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Queensland

Who on Earth Cares about Cape York Beaches?

200907 CooktownThe Community of Cairns and Cooktown Cares

Submitted by Sue Hayes ACF Volunteer

On the weekend two community beach clean ups helped to remove mountains of plastic waste and marine debris from our beautiful Cape York beaches. Volunteers from both Cairns and Cooktown came together with the help of local businesses, and environmental and community organisations, to put in a grand effort to remove over 20 cubic metres of rubbish.

Archer Point, with its picturesque beaches, is often inundated with flotsam and jetsam brought in by the various ocean currents as well trash from local campers. To remove this latest rubbish were a small informal group of 6 people made up of Australian Conservation Foundation (ACF) staff and volunteers from Cairns as well as Heidi Taylor from Tangaroa Blue Foundation from Port Douglas. In a 2hr blitz these volunteers collected over 21 bags of rubbish weighing almost 100kgs. Some of these items included 94 shoes, (mostly consisting of thongs), 154 plastic drink bottles, 330 remnants of plastic bags, 1371 bits of plastic scraps, 94 polystyrene foam bits and 280 lids.

The second day was a more coordinated effort organised by Cape York NRM Working Group with over 30 people participating in a massive beach clean up spanning approximately 4.4kms on North Shore beach directly opposite Cooktown. This beach is only really accessible by boat, so with the fantastic efforts of QPWS Marine Parks & Land based Ranger, Cooktown Cruisers and the Cooktown Volunteer Coast Guard, the volunteers were safely ferried to the beach. Quad bikes generously provided by Darren Maudsley 'Gofer' and Lyle, were essential in transporting over 150 rubbish bags collected along the length of the beach to the mainland and into the Council skip. Other volunteers came from Australian Conservation Foundation (ACF), Cape York Weeds and Feral Animal Project (CYWAFAP), Country Women's Association (CWA), South Cape York Catchment (SCYC), Tangaroa Blue Foundation, Cape York Marine Advisory Group (CYMAG), The Lure Shop, as well as other local community members.

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Origin and Conservation Volunteers Australia at the Beach!

In March this year Origin achieved the milestone of half a million green energy accounts – and to celebrate they partnered with Conservation Volunteers Australia to help contribute to the health of the Great Barrier Reef. Ten projects along the Queensland Coast from Brisbane to Cairns have been sponsored including beach clean-ups to remove rubbish that can be fatal for marine animals.

Origin's sponsored projects will impact on half a million m2 (50 hectares) of land to ensure the health of waterways – bring together more than 500 customers and employees for a better environment and involve more than 500 volunteer days. As well as the beach clean ups, projects including weed control in catchment areas to help restore native biodiversity, revegetation projects to help prevent bank erosion and improve water quality, fencing programs to keep out uncontrolled stock and seed collection to provide an insurance policy.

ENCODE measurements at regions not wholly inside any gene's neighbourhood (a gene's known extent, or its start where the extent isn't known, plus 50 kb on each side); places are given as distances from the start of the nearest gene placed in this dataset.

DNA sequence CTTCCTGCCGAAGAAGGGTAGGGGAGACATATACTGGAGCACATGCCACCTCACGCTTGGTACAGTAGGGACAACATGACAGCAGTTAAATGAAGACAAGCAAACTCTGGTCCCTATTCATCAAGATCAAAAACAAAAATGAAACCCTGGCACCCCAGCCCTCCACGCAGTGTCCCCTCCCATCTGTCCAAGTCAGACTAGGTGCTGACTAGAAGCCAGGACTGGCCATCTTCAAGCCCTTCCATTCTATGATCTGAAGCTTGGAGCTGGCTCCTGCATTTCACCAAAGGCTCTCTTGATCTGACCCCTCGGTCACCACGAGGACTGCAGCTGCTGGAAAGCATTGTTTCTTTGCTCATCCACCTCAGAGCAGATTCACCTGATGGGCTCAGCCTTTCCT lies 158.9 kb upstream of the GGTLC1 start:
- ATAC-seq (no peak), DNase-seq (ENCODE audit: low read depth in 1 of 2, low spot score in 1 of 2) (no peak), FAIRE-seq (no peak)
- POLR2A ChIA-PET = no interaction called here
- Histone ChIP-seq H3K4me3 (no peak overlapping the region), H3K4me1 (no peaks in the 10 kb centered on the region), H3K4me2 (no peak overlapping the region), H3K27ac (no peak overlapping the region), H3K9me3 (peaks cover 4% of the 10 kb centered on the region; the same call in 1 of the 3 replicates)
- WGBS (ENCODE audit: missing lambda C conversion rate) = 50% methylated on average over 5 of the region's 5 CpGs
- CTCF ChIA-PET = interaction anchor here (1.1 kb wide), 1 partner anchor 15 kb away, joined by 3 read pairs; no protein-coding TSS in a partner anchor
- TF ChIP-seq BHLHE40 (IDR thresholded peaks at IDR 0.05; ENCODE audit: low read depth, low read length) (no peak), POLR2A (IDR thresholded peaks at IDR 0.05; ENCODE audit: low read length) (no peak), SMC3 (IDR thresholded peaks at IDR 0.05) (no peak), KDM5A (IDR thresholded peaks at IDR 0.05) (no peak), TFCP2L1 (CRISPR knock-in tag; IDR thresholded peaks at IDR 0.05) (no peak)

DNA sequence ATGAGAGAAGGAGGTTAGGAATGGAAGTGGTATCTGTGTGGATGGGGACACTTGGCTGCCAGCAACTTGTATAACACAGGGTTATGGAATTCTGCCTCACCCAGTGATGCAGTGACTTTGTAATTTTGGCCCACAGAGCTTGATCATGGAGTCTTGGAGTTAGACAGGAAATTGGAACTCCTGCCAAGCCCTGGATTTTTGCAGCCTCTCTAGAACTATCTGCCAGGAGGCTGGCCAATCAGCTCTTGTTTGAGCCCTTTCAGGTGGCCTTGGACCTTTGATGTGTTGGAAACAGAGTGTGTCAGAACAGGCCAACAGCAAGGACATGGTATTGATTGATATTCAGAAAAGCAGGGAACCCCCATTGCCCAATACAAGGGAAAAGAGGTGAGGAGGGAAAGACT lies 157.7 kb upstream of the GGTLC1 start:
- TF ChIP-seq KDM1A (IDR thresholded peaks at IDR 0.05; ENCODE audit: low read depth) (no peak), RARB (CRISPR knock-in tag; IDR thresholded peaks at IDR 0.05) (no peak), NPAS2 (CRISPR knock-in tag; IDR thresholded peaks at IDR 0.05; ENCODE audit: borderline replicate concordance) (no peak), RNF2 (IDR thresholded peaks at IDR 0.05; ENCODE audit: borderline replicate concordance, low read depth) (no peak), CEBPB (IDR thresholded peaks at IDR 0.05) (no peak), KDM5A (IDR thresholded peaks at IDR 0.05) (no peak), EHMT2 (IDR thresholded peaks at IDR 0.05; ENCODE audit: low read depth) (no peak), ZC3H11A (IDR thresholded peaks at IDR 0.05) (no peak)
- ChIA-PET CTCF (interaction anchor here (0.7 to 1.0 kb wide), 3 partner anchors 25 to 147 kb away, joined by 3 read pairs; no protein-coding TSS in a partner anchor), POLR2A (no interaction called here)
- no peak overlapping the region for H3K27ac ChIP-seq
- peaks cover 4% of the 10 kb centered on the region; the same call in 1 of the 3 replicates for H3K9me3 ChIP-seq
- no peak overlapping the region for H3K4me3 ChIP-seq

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What a Load of Rubbish!

20090626 Burnett River11 volunteers from the local commercial fishing industry, OceanWatch Australia, Burnett Mary Regional Group and Sustainabundy filled two skip bins of rubbish collected from the shores of the Burnett River, in just 2 hours on Friday 26th June 2009. The clean-up was an initiative of local commercial fishers and OceanWatch Australia, a national not-for-profit organisation that works to promote sustainability in the Australian seafood industry.

Rubbish collected from 1.5 kilometres of the northern rock training wall included five sheets of iron, three old crab pots, six large pieces of carpet, a tow bar, several lonely thongs, and about 30 bags of litter. The assortment of litter consisted mainly of beer bottles, aluminium cans, paper, plastic bottles, rope, fishing twine, and bait bags, and filled 2 skip bins. Photo: Michelle Haase at one of the three rubbish pick up points.

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Woody Island Clean Up Part 2

20090605 WoodyDuring the LIPS / Tangaroa Blue clean up on Low Isles and Woody Island on May 17th, hundreds of metres of rope was found and was unable to be removed due to the size on the day. Today, June 5th, volunteers were able to return to Woody Island to collect the rope and remove it from the island. Photo: Rick, Alex, Mick and Gabby on Woody Island removing the rope.

Many thanks to Alex and Rick - caretakers of Low Isles, Mick and Gabrielle for joining Tangaroa Blue co-founder Heidi in the rope mission! Absolutely glorious weather enabled us to bring the boat close to the location where volunteers had tied up the rope to ensure it wouldn't end up back in the ocean on the high tides.

Rainbow Beach & Fraser Island Clean Up May 2009

200905 Fraser IslandThe impacts of marine debris on the Australian marine environment are well documented, with over 1 million seabirds and 100,000 marine animals being killed every year by floating plastics, and over 18,000 pieces of plastic being found in every square kilometre of ocean our marine environment resembles a rubbish tip!

Local volunteer Jennifer Parkhurst has joined forces with Tangaroa Blue Foundation and the Rainbow Beach Primary School to address marine debris on Fraser Island and Rainbow Beach with funding assistance through a 2009 Queensland Government Natural Resources Awareness Grant. The grant focused on marine debris on and around two Queensland Heritage Listed Islands: Low Isles off the coast of Port Douglas in Far North Queensland and Fraser Island.

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